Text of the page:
The next 300-game winner? How about Jamie Moyer?

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When Tom Glavine won his 300th game in 2007 dozens of short-sighted columnists wrote about how he’d be “the last 300-game winner.” He wasn’t, of course. In fact, less than two years later Randy Johnson won his 300th, which resulted in even more columns claiming he’d be the last to join the club.
One of my many pet peeves is the increasing tendency to say something is either “the greatest thing ever” or “the last thing ever” because usually neither is true. In the case of 300 wins it’s silly to think no one will ever accomplish that feat again when multiple pitchers who began their careers in the 1980s–with the same five-man rotations and similar workloads–have done so. As they say, ever is a really long time.
Glavine joined the club in 2007, followed by Johnson in 2009, and before that it was Greg Maddux in 2004 and Roger Clemens in 2003. There will be more 300-game winners, but it may take a while because Jamie Moyer is the only active pitcher with as many as 240 wins. Or maybe Moyer can actually become the next 300-game winner. He tossed seven innings of two-run ball against the Blue Jays yesterday for his 267th victory.
Obviously at age 47 even 33 more wins is a lot to ask for, but Moyer probably has a better chance than most people seem to believe. Which is basically to say he has some chance. Moyer is 9-6 with a 4.30 ERA this season and we’re not quite at the halfway point, so he looks capable of another 6-8 wins in the second half. That would leave him about 25 wins short of 300.
He’s not under contract for next season and that hurts, because 47-year-olds can collapse in a hurry and we’ve seen several elderly stars go unsigned in recent years. However, if Moyer finishes this year with 15 wins and a sub-4.50 ERA presumably the Phillies would welcome him back on a one-year deal that could get him into the 285-290 range heading into 2012.
At that point he’d be 49 years old and Moyer isn’t exactly dominant enough that he can stand to see his skills decline much more and remain effective, but once a pitcher gets into the “countdown” range of 285-290 wins they usually stick around long enough to reach 300. In fact, only five pitchers since 1900 have more than 275 wins but fewer than 300 wins. Moyer as a 300-game winner? It’s not as crazy as you might think.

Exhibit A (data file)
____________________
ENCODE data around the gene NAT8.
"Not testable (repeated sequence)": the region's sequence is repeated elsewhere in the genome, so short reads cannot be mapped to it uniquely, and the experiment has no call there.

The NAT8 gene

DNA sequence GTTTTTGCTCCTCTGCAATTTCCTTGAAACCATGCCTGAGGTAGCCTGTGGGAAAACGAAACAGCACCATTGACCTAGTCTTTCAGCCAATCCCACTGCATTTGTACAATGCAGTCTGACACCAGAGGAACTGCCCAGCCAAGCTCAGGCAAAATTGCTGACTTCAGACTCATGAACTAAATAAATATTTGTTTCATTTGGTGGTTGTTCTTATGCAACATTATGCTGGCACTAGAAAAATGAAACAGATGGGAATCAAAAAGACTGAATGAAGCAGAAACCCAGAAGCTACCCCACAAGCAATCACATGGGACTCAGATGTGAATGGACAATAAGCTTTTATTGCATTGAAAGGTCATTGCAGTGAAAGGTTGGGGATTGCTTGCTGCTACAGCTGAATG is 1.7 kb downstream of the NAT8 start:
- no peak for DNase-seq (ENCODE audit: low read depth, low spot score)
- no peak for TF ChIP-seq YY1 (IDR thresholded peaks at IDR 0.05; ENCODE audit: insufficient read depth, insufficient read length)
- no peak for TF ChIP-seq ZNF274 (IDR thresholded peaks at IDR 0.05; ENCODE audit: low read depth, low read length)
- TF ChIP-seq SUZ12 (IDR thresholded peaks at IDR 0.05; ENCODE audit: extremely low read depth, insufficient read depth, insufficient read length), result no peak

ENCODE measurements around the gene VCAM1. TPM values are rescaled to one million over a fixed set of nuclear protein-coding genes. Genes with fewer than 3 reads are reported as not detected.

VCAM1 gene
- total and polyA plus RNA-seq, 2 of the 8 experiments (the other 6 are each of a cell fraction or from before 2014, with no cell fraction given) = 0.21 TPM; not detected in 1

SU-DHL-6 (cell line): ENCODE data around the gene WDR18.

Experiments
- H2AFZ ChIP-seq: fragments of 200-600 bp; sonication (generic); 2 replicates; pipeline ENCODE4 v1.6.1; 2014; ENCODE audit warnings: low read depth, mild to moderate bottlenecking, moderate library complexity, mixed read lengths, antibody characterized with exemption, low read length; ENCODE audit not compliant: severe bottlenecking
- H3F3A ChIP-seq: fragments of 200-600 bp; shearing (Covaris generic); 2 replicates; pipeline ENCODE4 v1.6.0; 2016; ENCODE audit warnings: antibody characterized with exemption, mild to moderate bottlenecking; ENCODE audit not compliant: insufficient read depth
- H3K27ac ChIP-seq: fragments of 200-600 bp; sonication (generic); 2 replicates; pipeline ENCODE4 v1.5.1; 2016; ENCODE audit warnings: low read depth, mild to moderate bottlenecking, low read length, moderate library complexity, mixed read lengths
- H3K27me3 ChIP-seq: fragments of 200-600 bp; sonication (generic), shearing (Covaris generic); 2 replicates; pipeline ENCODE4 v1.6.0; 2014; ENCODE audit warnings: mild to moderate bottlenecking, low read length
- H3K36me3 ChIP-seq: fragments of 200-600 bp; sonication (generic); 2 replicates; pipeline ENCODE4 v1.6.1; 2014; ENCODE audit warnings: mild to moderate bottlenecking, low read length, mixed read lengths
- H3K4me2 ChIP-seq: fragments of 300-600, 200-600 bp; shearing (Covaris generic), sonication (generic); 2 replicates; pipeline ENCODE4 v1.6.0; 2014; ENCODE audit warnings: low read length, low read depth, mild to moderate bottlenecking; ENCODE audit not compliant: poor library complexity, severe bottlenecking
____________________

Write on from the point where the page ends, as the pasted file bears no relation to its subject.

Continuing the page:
Dallas Keuchel to return to Astros’ rotation on Friday

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Astros manager A.J. Hinch told the media, including MLB.com’s Brian McTaggart, that starter Dallas Keuchel will come off of the disabled list and rejoin the rotation on Friday against the Tigers. Keuchel has missed nearly two months with a neck injury.

Prior to landing on the DL, Keuchel was 9-0 with a 1.67 ERA and a 69/18 K/BB ratio over 75 2/3 innings. He seemed to be on his way to potentially win another Cy Young Award.

Hinch also noted that Collin McHugh will start on Saturday and Lance McCullers will start on Sunday.

Video: Ketel Marte hits an inside-the-park home run

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Braves starter Aaron Blair had a nightmarish bottom of the third inning on Wednesday afternoon against the Diamondbacks. He had just given up a run on a Daniel Descalso triple hit to center field that center fielder Ender Inciarte read poorly. In the following at-bat, Ketel Marte laced a curve ball to right field. Sean Rodriguez wasn’t able to get to it in time, so the ball bounced off the fence and caromed back towards the stands along the right field line. By the time Rodriguez was able to retrieve the ball, Marte was already on his way home and scored standing up.

The inside-the-park homer will certainly provide a boost to Marte’s stats. He entered Wednesday’s action batting .196/.255/.370 in 51 plate appearances.